Study: Large-Volume Liposuction Deemed Safe
NEW YORK – Liposuction that removes large amounts of body fat can be a safe option for managing obesity in select patients, a new study suggests.
Traditionally, liposuction was used for so-called body contouring — removing small pockets of excess fat to reshape a person's figure. But in more recent years, as liposuction techniques have advanced, the procedure has also been used to remove large amounts of fat in obese patients.
Studies have suggested that such "large-volume" liposuction can be safely done in healthy, carefully selected patients.
These latest findings, from a study of 60 healthy obese women, add to evidence that large-volume liposuction is effective, and relatively low-risk.
None of the patients suffered a major complication from the procedure, according to Dr. Youseff Saleh and colleagues at Assiut University Hospital in Egypt.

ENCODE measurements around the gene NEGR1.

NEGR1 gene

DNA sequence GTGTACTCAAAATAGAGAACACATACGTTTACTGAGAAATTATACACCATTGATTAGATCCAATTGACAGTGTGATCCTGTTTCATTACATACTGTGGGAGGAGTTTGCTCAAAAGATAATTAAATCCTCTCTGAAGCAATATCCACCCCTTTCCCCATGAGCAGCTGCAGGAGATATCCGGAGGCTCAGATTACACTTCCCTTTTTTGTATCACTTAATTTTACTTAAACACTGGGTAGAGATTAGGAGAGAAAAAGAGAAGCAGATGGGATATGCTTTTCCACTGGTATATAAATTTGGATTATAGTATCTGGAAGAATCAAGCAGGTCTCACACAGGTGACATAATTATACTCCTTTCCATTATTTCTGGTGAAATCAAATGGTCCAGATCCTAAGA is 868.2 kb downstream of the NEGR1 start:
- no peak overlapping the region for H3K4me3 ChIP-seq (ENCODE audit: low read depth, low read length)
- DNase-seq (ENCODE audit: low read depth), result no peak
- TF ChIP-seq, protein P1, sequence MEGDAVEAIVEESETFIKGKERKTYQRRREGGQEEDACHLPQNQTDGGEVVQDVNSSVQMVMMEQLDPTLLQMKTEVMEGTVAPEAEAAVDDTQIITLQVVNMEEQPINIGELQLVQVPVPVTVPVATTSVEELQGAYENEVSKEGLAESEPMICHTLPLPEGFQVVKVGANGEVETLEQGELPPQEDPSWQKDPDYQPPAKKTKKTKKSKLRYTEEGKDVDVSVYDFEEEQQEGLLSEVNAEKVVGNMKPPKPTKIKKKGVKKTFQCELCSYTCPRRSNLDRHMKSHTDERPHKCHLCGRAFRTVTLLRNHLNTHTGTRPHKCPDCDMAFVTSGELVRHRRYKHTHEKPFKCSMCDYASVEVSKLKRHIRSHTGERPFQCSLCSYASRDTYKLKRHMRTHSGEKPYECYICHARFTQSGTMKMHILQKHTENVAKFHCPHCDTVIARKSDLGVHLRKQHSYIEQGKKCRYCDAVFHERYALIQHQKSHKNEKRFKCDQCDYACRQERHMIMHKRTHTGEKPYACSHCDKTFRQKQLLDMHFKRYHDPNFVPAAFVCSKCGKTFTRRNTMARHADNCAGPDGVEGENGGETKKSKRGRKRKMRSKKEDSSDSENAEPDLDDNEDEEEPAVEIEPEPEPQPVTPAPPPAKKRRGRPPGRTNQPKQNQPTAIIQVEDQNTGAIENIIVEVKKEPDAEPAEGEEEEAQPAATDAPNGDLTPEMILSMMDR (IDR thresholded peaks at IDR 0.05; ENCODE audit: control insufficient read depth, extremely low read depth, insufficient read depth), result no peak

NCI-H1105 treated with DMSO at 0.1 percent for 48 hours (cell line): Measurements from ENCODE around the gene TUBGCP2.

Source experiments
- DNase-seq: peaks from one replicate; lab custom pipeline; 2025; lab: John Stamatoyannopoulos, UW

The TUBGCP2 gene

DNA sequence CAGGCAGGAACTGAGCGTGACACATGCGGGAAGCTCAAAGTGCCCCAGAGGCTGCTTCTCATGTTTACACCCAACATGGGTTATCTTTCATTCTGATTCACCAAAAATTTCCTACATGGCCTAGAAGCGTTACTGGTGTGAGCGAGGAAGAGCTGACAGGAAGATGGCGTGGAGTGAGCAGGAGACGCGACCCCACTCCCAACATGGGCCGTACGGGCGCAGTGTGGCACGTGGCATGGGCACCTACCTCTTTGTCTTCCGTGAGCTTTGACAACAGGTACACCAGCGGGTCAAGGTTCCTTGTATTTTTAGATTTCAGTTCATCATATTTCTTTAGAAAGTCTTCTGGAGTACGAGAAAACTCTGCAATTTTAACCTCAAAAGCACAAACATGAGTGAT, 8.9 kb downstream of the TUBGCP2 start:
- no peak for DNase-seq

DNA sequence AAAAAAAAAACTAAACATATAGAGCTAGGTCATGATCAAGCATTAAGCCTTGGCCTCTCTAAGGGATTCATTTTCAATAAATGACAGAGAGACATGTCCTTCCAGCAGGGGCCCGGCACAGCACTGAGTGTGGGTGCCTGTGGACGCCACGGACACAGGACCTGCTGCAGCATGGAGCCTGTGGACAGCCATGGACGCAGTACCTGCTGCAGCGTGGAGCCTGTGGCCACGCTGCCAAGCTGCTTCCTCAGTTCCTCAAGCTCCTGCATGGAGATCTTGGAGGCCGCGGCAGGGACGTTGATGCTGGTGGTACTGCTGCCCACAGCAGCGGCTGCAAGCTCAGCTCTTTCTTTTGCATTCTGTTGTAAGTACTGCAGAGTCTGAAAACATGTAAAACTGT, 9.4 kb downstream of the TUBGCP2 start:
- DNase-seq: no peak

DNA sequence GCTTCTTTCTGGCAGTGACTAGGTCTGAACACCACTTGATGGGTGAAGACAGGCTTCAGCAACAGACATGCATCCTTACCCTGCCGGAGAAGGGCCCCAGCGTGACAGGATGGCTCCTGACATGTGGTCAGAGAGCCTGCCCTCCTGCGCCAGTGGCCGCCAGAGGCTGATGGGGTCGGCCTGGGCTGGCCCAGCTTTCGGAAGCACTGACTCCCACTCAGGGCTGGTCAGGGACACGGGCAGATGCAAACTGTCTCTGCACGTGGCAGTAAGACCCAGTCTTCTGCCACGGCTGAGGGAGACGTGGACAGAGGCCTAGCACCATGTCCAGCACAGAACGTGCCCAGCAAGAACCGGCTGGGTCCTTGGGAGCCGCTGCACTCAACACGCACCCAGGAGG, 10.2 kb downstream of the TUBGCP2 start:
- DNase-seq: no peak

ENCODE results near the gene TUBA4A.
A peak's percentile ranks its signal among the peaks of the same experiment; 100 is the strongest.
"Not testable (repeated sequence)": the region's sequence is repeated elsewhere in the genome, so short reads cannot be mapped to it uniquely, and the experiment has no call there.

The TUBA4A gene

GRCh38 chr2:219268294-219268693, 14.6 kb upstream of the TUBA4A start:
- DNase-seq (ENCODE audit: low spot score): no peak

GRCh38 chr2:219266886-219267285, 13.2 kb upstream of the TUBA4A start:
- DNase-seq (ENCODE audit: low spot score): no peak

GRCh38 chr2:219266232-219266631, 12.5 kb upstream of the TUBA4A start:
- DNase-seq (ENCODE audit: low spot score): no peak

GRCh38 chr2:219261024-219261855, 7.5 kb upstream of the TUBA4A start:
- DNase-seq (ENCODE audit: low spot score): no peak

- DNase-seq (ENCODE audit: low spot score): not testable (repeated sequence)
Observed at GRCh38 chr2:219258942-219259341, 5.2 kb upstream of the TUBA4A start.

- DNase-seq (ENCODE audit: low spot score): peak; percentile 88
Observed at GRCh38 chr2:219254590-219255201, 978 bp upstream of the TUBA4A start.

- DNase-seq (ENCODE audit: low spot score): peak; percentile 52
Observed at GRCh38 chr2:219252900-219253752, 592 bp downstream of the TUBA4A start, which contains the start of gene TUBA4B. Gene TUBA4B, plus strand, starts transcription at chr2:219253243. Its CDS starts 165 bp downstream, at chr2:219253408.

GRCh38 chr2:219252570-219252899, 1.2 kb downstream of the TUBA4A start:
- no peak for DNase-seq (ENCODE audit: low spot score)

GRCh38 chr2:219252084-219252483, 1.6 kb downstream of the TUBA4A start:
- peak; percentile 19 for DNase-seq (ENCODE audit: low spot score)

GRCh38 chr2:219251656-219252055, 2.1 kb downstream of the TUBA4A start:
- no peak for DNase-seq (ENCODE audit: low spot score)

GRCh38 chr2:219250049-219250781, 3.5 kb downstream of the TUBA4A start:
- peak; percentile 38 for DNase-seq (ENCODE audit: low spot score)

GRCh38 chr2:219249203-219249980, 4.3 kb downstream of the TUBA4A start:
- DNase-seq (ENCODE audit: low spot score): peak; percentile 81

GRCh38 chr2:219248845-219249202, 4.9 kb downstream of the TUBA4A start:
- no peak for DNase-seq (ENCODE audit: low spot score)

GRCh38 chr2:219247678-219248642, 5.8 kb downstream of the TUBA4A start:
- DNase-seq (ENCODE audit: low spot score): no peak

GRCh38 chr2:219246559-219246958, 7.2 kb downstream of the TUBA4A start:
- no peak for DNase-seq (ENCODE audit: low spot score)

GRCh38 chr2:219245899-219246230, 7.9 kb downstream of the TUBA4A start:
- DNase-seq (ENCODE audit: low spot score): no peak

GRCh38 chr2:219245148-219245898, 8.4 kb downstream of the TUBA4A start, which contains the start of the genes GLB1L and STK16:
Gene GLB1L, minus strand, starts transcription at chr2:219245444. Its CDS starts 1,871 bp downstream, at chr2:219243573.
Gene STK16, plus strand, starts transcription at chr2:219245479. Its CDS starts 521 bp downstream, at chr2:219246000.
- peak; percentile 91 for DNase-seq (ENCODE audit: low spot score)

Minor complications included skin irregularities in 20 percent of the patients, and seromas — a buildup of fluid in areas where fat had been removed — in 15 percent, the researchers report in the International Archives of Medicine.
After four months, the women had lost about 30 pounds, on average, and also showed some of the benefits that come with weight loss, including lower blood pressure and blood sugar.
The findings, according to Saleh and his colleagues, show that large-volume liposuction "can be safely performed" and produce positive changes in a person's body shape and health.
The procedure is not right for all overweight adults, however.
In general, experts recommend that people consider it only if they are in good health both physically and mentally, and are willing to make long-term diet and lifestyle changes. They should also choose a surgeon experienced in large-volume liposuction, and have the procedure at a hospital or surgery facility equipped to deal with any complications that could occur.